In looking at Capers' pressure calls, especially with Pro Bowl center Maurkice Pouncey injured, I expect a lot of double inside linebacker blitzes. B.J. Raji is hard to block, so as he works the center one way, linebackers Desmond Bishop and A.J. Hawk will blitz off Raji and try to get in Roethlisberger's face. The key to that tactic will be the defensive ends' contain, which would keep Roethlisberger from getting outside. Also Charles Woodson will likely blitz off the slot receiver when Pittsburgh goes to its three-receiver package, usually on third down. Woodson not only comes off the edge, but he will occasionally loop inside and can get there because he's so quick. If Capers feels the Steelers are waiting for Woodson, he will switch the call and send corner Tramon Williams. This is the pressure call that could catch Roethlisberger on his blindside. Of course, we haven't even mentioned Clay Matthews, who should set the protection calls and set up the pressures. Matthews got to Roethlisberger twice last time and he will do most of his damage in the three- and four-man rush calls while Big Ben holds the ball looking to beat coverage.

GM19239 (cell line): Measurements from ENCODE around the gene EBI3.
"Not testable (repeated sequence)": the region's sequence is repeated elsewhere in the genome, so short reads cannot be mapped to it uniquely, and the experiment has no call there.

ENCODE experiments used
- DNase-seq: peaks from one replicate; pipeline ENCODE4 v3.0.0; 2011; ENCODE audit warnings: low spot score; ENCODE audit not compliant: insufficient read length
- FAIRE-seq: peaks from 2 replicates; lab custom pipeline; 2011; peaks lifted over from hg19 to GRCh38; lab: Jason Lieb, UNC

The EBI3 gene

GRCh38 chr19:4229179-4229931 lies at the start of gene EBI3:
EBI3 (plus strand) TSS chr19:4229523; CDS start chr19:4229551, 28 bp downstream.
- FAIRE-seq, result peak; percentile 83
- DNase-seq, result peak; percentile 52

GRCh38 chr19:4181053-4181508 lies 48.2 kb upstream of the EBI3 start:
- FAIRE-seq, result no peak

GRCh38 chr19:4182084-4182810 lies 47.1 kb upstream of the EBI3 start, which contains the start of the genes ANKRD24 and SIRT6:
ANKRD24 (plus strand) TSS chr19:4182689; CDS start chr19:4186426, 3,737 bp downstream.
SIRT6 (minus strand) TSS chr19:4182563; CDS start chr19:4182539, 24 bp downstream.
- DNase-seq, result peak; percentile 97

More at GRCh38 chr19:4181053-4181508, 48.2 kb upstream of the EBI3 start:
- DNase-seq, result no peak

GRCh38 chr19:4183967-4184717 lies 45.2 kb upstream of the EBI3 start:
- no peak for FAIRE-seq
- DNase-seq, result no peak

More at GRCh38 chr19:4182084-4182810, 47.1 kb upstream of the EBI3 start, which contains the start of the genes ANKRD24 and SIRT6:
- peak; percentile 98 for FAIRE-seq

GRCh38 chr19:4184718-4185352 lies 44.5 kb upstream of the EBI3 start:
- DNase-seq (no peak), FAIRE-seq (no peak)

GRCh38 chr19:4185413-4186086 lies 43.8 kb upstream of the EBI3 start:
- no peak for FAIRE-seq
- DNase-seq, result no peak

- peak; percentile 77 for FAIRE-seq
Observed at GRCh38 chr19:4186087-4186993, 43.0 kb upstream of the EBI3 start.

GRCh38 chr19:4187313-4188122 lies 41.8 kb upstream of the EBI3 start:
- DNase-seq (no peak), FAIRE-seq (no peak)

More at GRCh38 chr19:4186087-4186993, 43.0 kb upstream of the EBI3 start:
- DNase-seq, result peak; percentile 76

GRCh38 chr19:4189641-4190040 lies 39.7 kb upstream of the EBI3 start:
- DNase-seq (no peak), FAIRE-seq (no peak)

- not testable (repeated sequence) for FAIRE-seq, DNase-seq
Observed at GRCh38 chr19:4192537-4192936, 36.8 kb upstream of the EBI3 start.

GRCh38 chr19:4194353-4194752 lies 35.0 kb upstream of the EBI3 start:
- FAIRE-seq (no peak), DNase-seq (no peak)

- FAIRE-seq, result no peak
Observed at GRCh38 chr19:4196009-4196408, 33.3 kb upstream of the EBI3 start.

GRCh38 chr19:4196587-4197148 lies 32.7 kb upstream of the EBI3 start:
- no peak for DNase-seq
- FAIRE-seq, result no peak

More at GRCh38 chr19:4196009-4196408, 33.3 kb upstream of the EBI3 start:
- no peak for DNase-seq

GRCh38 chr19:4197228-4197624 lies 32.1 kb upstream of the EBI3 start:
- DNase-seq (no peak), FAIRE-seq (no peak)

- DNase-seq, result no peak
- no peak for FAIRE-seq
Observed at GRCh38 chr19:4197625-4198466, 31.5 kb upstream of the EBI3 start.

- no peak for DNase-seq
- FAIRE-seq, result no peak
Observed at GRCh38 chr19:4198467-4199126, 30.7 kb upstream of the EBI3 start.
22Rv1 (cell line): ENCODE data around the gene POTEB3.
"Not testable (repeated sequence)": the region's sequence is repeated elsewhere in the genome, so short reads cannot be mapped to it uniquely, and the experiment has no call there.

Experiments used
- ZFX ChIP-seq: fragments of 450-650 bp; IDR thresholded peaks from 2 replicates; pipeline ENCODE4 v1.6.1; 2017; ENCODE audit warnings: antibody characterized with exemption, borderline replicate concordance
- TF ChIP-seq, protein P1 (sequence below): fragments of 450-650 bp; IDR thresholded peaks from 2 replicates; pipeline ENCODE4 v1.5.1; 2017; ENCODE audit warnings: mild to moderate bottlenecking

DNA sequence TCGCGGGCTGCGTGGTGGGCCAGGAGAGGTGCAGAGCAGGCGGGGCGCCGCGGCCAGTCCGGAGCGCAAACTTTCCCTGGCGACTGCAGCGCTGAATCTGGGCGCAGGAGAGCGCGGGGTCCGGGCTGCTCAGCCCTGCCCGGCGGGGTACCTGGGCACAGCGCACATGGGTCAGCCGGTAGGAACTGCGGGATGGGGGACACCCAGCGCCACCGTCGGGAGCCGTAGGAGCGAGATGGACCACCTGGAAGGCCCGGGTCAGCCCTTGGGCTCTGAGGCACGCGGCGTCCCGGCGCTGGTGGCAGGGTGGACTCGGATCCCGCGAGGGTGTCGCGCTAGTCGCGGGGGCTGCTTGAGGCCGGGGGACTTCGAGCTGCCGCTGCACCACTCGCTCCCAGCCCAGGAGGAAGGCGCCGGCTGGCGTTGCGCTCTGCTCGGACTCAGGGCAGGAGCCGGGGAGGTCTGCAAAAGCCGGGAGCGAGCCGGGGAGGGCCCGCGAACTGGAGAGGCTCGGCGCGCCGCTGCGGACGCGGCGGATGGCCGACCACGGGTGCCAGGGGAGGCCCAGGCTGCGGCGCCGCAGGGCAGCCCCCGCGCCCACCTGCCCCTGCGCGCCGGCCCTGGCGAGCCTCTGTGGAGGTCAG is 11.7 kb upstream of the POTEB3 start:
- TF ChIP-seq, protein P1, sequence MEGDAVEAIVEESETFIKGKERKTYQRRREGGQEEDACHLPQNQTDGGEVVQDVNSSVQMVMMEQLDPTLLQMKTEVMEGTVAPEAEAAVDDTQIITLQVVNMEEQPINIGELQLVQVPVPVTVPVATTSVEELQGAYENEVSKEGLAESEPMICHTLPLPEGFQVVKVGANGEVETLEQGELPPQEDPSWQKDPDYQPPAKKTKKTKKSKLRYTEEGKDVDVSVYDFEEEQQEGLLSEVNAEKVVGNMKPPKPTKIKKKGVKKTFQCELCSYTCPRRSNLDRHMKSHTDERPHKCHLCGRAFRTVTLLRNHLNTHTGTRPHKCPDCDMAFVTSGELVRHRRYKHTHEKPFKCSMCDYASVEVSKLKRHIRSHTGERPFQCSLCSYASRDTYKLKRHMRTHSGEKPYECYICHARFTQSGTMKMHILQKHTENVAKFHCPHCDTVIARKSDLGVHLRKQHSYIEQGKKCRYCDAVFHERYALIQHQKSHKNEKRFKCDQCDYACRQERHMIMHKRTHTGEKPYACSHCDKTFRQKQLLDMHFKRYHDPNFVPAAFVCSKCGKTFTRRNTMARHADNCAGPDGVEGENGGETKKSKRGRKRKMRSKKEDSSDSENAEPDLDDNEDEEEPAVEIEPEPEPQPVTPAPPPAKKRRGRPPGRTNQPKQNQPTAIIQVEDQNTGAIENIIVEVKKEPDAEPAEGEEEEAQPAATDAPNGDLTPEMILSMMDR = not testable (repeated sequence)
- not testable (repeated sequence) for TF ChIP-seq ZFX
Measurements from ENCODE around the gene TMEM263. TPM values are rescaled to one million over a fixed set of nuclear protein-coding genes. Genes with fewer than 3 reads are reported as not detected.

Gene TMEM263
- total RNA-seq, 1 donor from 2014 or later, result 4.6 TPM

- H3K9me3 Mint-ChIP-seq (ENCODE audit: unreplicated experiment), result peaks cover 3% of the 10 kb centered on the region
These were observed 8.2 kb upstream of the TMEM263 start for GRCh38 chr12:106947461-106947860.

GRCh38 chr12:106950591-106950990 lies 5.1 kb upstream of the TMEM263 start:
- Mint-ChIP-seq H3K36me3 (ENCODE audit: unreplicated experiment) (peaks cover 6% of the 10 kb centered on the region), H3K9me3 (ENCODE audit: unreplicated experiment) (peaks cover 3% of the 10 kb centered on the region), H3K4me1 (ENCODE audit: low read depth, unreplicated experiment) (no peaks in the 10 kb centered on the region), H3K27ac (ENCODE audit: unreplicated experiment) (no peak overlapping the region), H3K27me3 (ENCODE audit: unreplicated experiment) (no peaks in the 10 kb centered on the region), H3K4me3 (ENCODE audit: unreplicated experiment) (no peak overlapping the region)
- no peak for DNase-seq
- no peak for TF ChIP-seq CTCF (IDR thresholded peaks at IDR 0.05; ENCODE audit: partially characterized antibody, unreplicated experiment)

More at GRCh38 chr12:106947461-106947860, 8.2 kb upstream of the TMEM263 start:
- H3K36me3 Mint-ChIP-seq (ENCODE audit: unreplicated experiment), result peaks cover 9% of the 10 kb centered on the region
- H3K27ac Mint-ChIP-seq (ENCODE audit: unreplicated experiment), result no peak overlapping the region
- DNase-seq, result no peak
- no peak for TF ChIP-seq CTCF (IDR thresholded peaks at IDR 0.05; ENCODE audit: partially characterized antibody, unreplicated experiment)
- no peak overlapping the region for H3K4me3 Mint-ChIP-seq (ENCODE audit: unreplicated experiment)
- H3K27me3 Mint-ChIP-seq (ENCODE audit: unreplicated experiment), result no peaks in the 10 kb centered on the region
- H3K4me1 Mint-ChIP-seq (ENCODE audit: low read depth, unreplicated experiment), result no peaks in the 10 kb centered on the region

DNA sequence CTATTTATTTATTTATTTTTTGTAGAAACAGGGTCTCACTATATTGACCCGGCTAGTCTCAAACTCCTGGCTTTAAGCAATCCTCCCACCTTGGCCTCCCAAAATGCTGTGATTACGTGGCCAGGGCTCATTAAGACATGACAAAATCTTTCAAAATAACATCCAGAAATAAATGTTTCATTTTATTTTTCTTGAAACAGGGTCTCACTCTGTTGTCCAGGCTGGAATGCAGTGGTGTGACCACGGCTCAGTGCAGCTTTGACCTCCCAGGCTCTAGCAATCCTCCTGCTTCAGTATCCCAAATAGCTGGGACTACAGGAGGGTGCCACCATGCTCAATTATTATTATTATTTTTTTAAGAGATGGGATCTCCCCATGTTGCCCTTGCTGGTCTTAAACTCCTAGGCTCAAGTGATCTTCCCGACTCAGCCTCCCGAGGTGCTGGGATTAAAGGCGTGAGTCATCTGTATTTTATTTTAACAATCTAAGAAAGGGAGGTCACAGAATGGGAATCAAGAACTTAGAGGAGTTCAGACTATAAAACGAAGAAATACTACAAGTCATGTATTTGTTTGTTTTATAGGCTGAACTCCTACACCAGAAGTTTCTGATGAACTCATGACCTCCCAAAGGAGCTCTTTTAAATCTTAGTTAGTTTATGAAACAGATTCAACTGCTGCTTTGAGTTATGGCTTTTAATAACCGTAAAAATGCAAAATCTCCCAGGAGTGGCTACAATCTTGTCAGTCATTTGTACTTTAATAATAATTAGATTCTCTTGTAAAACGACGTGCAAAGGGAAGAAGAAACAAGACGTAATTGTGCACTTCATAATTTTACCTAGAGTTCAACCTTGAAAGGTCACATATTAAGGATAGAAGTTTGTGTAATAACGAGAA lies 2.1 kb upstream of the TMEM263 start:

LeBeau has two of the best pass-rushing outside linebackers in James Harrison and LaMarr Woodley. Sending both of them with a defensive lineman like Brett Keisel dropping into coverage is one of the Steelers' best calls. LeBeau also has Troy Polamalu, who causes similar problems to what Woodson presents. When and where he comes from is the challenge for Rodgers. Rodgers is very mobile, and it would be a surprise if we saw many inside linebacker pressure calls. The same can be said for corner pressures because of the Packers' talented receivers and Rodgers' quick release.

Keep an eye on the defensive linemen dropping into coverage like Raji did when he picked off a pass and scored in the NFC Championship Game. The same can be said for blitzers that snatch the running back and don't let him release on a route. And there will also be delayed blitzers when either quarterback breaks contain.

When all is said and done, Super Bowl XLV will likely have 80-plus pass plays called and more than 40 blitzes. Even though Rodgers and Roethlisberger won the chess match the last time they faced these two defensive geniuses, no way will LeBeau or Capers will let them feel comfortable on Super Sunday.

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Los Angeles Chargers quarterback Justin Herbert (10) rushes during an NFL football game between the between the Kansas City Chiefs and the Los Angeles Chargers, Sunday, Sept. 20, 2020, in Inglewood, Calif. (AP Photo/Peter Joneleit)